Cold: It lessens joint swelling and inflammation. For instance, apply an ice pack to the affected joint when RA flares up. But be careful not to go overboard. Apply the cold compress for 15 minutes each time. Between treatments, give yourself at least 30 minutes.

Heat: It relaxes your muscles and encourages blood flow. Use a warm, damp towel or a moist heating pad. Popular hot-pack heating methods include the microwave. Try not to become too heated. Your skin shouldn’t be burned. You can also employ heat treatment in the shower. Let the warm water touch the area of your body that is hurting. That might make things less tense. A hot tub is another useful tool for relaxing stiff muscles.

If you have high blood pressure, heart problems, or are pregnant, you should limit how often you use hot tubs or spas.

5. Exercise

you may not feel like moving, but it’s okay and good as It won’t worsen your RA and might reduce joint swelling and lessen your pain.

Before you begin, discuss your RA with your physician or a physical therapist. They can assist in developing the ideal program for you. It’ll presumably focus on the following:

Aerobics exercise to get your heart pumping, such as walking or swimming

Strength training helps maintain strong muscles around your joints.

Range-of-motion exercises that improve joint range of motion can help your joints function properly.

Balance drills to prevent falls

6. Deep breathing

Take calm, deep breaths from your belly. After turning off the stress receptors that cause your muscles to stiffen up and intensify discomfort, you might feel calmer. Additionally, while you focus on breathing, your thoughts are removed from pain-related ones.

7. Meditation

Simply concentrating on your breathing and monitoring each inhalation and exhalation is a simple way to use this technique. It is independent of extreme tranquilly or spiritual convictions. It is doable by everybody, and even a brief period can have an impact. You can be sure that your mind will wander. It’s okay. Simply return your attention to your breathing or another activity of your choice.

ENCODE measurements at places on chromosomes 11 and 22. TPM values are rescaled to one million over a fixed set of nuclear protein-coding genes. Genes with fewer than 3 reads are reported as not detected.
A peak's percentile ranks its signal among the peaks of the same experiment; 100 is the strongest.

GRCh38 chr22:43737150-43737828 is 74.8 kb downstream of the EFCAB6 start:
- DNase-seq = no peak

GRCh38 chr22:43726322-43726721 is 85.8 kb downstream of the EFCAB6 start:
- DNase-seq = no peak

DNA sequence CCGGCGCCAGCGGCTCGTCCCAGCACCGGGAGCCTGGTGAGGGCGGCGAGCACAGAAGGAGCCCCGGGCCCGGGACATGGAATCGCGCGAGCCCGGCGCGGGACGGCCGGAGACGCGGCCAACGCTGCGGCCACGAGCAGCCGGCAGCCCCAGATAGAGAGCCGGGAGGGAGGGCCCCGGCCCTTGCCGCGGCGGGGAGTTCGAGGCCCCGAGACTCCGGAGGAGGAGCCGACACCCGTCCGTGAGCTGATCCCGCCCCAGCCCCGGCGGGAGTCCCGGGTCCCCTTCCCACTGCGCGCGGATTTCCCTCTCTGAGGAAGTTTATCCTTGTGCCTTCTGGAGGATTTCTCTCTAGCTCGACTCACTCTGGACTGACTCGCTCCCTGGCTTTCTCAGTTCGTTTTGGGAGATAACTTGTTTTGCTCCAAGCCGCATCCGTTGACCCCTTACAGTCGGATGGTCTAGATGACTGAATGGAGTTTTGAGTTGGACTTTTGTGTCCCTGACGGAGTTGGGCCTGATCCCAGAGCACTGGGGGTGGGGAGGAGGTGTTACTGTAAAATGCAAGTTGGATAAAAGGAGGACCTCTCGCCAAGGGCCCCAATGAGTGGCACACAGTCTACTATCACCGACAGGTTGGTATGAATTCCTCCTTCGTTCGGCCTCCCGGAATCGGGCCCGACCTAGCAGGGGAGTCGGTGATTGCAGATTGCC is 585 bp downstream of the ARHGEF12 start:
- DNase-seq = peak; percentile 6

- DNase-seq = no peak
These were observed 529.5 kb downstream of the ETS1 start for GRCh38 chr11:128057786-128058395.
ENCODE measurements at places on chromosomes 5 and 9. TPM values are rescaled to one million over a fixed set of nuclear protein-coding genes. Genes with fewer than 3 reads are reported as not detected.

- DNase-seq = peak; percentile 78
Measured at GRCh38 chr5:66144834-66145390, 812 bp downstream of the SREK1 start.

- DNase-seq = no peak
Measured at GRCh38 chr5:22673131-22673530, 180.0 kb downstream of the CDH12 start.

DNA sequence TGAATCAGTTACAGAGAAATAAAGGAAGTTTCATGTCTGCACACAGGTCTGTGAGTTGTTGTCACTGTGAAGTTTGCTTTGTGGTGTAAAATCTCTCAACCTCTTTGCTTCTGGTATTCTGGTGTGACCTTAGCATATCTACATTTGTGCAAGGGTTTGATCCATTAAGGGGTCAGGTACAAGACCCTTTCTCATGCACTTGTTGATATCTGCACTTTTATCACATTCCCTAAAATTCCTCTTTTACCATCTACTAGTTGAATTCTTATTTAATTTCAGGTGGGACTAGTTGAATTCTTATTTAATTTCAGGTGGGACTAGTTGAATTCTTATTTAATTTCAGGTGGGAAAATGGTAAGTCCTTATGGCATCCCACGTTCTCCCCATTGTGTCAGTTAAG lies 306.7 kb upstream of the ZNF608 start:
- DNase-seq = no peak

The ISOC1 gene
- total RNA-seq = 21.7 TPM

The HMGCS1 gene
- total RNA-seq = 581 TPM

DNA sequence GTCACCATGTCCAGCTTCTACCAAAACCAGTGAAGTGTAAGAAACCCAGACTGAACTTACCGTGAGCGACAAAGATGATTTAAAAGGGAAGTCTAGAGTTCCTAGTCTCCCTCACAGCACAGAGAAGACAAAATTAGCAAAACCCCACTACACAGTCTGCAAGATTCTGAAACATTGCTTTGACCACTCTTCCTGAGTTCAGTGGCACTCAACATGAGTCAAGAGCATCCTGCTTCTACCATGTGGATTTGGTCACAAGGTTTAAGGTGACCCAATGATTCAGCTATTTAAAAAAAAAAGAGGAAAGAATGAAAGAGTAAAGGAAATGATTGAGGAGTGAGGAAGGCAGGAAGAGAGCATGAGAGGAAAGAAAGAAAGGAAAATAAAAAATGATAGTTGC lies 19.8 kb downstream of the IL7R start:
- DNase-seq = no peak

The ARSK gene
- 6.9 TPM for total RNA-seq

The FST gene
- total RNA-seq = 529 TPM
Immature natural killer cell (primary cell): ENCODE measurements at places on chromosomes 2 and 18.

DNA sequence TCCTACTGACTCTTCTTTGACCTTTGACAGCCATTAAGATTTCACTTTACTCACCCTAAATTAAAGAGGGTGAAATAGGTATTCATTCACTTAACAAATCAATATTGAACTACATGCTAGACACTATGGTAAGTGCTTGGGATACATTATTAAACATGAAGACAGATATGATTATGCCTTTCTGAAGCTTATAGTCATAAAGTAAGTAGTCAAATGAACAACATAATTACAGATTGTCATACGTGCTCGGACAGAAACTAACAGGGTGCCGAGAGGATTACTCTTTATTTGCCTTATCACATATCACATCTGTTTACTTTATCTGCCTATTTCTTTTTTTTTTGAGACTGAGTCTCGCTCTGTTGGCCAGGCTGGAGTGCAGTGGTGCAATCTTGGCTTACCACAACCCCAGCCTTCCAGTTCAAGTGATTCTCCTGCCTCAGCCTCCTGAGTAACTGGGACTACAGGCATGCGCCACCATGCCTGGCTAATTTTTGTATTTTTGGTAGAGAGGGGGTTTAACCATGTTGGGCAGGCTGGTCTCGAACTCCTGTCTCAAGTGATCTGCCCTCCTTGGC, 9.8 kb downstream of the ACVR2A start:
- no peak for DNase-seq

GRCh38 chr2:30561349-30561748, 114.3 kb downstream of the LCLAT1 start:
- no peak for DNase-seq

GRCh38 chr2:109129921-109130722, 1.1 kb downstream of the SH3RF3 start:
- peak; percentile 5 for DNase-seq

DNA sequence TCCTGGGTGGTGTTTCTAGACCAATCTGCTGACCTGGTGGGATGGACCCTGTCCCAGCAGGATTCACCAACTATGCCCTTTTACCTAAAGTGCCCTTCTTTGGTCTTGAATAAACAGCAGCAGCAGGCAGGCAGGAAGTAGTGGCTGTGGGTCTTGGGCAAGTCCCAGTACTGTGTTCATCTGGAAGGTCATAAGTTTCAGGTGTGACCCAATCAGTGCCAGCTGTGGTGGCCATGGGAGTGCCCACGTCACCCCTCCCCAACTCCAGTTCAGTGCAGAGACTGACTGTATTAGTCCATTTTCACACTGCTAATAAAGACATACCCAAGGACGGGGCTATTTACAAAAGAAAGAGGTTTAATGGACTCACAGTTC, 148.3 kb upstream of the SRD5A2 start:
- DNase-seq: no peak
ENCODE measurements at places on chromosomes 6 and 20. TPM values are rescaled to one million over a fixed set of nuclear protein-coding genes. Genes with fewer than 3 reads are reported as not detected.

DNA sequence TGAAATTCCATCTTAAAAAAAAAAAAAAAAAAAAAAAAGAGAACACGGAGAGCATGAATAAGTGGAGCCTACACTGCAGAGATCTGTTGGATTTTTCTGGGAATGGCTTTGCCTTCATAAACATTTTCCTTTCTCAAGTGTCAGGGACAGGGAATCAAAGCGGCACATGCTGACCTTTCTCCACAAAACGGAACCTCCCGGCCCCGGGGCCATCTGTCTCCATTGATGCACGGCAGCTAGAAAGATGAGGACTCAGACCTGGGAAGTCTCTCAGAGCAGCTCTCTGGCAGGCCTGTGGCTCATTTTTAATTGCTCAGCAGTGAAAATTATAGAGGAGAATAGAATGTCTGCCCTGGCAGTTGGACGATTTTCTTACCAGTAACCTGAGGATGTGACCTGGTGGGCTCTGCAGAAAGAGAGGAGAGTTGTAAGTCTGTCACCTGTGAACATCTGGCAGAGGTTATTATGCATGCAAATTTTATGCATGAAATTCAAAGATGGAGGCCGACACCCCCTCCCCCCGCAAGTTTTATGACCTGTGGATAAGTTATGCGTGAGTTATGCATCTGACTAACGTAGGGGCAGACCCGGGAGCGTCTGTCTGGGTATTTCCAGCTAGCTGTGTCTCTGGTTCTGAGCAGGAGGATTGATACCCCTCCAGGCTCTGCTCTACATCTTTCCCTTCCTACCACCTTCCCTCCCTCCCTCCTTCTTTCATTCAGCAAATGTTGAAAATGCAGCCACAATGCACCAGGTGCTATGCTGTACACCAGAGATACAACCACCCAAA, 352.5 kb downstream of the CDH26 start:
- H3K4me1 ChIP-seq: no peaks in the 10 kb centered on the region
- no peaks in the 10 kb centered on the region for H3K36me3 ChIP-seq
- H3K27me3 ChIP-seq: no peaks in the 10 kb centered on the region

8. Turmeric

This golden spice is a member of the ginger family and is commonly used in curries. It comes from India and Indonesia and has long been a mainstay of local traditional medicine there. According to research, it may reduce pain by blocking proteins that produce inflammation.

9. Visualization

This can lessen pain and tension. To attempt this easy exercise:

  • Shut your eyes
  • Draw a deep breath
  • Imagine yourself in a tranquil environment

10. Aromatherapy

This natural remedy doesn’t seem to affect the amount of discomfort or the chemicals that lead to inflammation. But it might make you feel better. Lemon fragrance may improve your mood, according to a small study, but that’s about it.

11. Aromatic oils

The use of essential oils during a massage can be pleasant. Exercise caution if you apply them to your skin or let someone else do it. Others are well-known irritants. To gauge your response, try a test patch. Use caution if the skin is broken or injured.

People also ask

1. What foods reverse rheumatoid arthritis?

  • Fatty Fish: Salmon, mackerel, and tuna provide significant amounts of vitamin D and Omega-3 fatty acids.
  • Dark Leafy Greens: Spinach, kale, broccoli, and collard greens are excellent sources of vitamins E and C.
  • Nuts
  • Olive oil
  • Berries
  • Onions and garlic
  • Green Tea

2. Which fruit is good for rheumatoid arthritis?

Fruits such as prunes, grapefruits, blueberries, bananas, pomegranates, mango, peaches, and apples are good for rheumatoid arthritis.

Disclaimer: While the home remedies mentioned in the above blog may seem effective and practical, it is important to note that no scientific evidence supports their efficacy. Therefore, consulting with an expert in the field is highly recommended.



Department Of Orthopaedics

Department Of Orthopaedics